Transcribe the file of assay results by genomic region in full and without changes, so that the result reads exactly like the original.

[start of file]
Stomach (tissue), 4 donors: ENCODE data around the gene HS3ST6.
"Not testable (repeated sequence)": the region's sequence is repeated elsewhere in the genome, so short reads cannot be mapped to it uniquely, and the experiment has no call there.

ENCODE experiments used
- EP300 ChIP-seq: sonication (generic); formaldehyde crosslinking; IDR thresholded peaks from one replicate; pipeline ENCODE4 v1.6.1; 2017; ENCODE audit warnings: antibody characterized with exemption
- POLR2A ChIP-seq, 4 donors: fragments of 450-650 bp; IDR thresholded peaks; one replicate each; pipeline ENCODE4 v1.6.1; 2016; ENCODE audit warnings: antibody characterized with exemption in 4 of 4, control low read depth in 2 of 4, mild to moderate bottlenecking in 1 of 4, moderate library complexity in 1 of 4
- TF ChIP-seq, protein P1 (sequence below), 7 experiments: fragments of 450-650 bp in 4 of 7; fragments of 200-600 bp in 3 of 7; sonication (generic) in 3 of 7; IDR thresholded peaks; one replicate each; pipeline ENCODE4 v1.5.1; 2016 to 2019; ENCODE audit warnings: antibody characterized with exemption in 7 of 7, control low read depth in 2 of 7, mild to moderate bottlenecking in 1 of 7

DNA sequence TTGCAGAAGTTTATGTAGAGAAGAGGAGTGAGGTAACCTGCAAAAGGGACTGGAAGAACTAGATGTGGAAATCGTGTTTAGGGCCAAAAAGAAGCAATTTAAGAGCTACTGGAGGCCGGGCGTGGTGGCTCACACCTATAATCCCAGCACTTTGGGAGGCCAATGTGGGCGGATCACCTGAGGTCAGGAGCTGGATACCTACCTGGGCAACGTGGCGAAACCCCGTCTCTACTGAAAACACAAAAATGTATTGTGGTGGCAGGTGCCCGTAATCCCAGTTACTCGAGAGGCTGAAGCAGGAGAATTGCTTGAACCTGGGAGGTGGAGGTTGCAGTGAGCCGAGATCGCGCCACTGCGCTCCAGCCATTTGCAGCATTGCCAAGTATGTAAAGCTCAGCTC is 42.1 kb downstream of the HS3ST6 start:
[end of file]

Stomach (tissue), 4 donors: ENCODE data around the gene HS3ST6.
"Not testable (repeated sequence)": the region's sequence is repeated elsewhere in the genome, so short reads cannot be mapped to it uniquely, and the experiment has no call there.

ENCODE experiments used
- EP300 ChIP-seq: sonication (generic); formaldehyde crosslinking; IDR thresholded peaks from one replicate; pipeline ENCODE4 v1.6.1; 2017; ENCODE audit warnings: antibody characterized with exemption
- POLR2A ChIP-seq, 4 donors: fragments of 450-650 bp; IDR thresholded peaks; one replicate each; pipeline ENCODE4 v1.6.1; 2016; ENCODE audit warnings: antibody characterized with exemption in 4 of 4, control low read depth in 2 of 4, mild to moderate bottlenecking in 1 of 4, moderate library complexity in 1 of 4
- TF ChIP-seq, protein P1 (sequence below), 7 experiments: fragments of 450-650 bp in 4 of 7; fragments of 200-600 bp in 3 of 7; sonication (generic) in 3 of 7; IDR thresholded peaks; one replicate each; pipeline ENCODE4 v1.5.1; 2016 to 2019; ENCODE audit warnings: antibody characterized with exemption in 7 of 7, control low read depth in 2 of 7, mild to moderate bottlenecking in 1 of 7

DNA sequence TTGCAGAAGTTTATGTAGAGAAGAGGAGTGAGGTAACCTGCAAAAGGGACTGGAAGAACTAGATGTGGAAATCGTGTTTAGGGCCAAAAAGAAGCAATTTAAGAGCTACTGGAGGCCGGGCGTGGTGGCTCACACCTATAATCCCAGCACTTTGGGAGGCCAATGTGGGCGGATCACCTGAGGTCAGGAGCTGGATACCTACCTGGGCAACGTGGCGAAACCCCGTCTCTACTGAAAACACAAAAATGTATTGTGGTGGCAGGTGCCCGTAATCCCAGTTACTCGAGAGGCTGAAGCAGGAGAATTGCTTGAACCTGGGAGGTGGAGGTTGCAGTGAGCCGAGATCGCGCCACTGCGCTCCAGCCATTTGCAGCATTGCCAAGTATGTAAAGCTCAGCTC is 42.1 kb downstream of the HS3ST6 start: